Deepak Pandya (born December 6, 1932) is a neuroanatomist who is best known for his contributions to the understanding of cortical and subcortical brain connectivity in the macaque using tract-tracing methods.
Early Life and Career
He was born at Jhulasan, Mehsana District, Gujarat in India. He was orphaned, but completed his I.S. in 1953 from Gujarat University in India. After obtaining his M.D. degree from Gujarat University in 1957 (and interning in V.S. Hospital in Junagadh till 1958), he went to the United States and did his internship and residency training in Medicine in Cleveland, Ohio.
In 1964, Pandya joined the Department of Anatomy at Case Western Reserve University, as a postdoctoral fellow. He moved to Boston in 1966 and joined the Aphasia Research Center at the Boston Veterans Administration Medical Center, and the Departments of Anatomy and Neurology at Boston University School of Medicine as an Assistant Professor. During his postdoctoral fellowship and subsequent period in Boston, Pandya focused his research investigations on cortico-cortical connections. In 1969 his laboratory moved to Boston City Hospital. During this time he was appointed as a lecturer in Experimental Neuropathology at Harvard Medical School, and he participated in teaching the Neuroscience course at both schools. In 1973, Pandya joined the Veterans Administration Medical Center in Bedford, Massachusetts, as a staff internist. He practiced clinical medicine while continuing his research studies and teaching, until his retirement in 1995. After this, Pandya moved his office to the Department of Anatomy & Neurobiology at Boston University School of Medicine.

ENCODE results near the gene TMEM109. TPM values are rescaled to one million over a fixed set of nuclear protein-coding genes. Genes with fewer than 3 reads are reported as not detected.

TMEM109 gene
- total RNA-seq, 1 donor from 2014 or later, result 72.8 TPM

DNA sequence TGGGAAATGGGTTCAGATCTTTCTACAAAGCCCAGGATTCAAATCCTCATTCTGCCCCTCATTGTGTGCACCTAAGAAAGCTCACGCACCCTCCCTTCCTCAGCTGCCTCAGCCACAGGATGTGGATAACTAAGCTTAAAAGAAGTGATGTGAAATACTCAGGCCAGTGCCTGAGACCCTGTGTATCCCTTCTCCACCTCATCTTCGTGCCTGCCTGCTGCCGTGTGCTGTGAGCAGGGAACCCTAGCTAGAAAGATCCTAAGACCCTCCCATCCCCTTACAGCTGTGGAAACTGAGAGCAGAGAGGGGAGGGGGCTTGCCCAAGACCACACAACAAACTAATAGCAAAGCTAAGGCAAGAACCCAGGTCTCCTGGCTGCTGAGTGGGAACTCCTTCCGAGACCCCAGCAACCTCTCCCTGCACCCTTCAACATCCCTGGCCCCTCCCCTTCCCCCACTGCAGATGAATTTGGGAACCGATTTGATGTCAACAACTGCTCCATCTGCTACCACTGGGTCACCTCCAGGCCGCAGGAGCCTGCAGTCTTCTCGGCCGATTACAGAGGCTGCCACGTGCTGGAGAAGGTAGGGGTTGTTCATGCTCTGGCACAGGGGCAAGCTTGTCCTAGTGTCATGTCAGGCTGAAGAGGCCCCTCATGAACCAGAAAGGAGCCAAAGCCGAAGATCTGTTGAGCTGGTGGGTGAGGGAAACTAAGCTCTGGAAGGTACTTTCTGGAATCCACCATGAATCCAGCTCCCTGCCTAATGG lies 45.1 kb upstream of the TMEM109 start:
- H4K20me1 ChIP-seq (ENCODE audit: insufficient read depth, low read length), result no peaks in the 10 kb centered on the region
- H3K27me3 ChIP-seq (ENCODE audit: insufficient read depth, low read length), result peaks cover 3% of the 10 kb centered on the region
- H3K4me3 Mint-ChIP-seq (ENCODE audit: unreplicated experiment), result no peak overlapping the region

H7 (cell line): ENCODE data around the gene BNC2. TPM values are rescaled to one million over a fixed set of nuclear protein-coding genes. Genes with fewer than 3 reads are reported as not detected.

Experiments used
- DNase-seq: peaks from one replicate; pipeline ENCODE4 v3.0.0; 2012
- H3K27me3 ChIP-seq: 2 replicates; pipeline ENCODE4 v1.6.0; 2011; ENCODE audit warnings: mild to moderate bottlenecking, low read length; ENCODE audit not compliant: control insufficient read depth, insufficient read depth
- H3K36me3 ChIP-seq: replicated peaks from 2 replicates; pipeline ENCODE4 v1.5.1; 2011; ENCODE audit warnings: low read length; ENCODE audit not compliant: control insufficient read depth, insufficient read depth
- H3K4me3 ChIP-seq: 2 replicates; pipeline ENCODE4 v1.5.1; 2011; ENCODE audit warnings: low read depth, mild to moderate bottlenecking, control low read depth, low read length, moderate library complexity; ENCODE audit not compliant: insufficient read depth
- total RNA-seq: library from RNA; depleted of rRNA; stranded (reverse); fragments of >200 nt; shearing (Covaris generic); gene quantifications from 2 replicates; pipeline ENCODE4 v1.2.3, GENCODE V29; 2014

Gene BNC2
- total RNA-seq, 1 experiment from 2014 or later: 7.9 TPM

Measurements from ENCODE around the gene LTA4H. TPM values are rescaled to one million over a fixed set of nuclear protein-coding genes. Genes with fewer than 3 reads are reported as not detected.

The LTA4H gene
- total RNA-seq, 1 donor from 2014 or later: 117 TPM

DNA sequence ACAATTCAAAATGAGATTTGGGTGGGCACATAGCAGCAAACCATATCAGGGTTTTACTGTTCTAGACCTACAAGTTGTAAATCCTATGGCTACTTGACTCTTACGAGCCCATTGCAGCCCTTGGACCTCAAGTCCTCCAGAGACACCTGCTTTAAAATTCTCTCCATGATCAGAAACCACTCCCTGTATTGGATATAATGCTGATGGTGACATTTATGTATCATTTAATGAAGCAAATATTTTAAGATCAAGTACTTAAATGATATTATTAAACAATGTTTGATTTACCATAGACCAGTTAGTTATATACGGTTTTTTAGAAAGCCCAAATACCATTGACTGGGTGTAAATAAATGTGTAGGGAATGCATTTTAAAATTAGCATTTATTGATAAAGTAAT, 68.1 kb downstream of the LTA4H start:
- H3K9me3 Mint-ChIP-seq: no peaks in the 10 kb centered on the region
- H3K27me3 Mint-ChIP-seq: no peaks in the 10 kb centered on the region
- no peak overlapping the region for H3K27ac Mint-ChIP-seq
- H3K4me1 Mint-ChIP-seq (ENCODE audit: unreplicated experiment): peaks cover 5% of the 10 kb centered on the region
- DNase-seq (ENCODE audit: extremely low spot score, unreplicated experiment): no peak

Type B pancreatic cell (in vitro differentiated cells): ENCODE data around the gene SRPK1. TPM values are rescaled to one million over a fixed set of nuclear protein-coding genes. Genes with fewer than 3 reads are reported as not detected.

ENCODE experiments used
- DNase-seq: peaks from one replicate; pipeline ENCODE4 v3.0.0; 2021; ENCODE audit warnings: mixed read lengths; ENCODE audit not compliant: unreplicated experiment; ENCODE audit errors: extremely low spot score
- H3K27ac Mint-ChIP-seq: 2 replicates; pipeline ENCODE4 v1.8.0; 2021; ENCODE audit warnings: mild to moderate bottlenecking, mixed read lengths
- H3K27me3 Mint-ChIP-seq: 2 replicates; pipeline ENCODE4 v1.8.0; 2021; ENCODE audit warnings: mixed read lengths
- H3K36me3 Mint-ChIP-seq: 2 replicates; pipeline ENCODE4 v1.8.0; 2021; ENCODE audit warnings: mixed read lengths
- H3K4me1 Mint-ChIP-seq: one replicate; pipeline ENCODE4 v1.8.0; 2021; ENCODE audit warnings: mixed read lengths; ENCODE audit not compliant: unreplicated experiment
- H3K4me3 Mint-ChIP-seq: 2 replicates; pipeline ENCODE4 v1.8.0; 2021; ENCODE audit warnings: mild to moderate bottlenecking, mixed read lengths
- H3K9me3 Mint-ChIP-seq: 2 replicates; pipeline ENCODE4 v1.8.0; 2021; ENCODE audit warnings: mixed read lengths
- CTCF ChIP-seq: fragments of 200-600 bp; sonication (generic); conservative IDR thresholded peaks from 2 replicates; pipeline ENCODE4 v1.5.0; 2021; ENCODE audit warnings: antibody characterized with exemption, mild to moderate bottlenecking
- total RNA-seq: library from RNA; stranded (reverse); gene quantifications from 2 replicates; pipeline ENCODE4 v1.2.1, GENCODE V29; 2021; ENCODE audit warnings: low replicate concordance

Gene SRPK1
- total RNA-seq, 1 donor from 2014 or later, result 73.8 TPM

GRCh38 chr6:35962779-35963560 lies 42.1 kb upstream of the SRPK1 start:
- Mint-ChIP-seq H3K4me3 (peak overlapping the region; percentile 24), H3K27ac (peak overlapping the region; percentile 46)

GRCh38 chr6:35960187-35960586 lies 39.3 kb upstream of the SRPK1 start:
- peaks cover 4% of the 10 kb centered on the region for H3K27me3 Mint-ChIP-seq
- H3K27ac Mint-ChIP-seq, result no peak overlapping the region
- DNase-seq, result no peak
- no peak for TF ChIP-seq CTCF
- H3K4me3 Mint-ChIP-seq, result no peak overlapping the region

Contributions and Research
Pandya, along with many colleagues, has made significant contributions in the field of connectivity of cerebral cortex. Several postdoctoral and Ph.D. students have received training under Pandya. His research works have been internationally recognized and he has presented his work in conferences in North America and Europe. Currently he is continuing his research studies on comparative brain architectonics in the monkey and humans, as well as connectional studies in the monkey.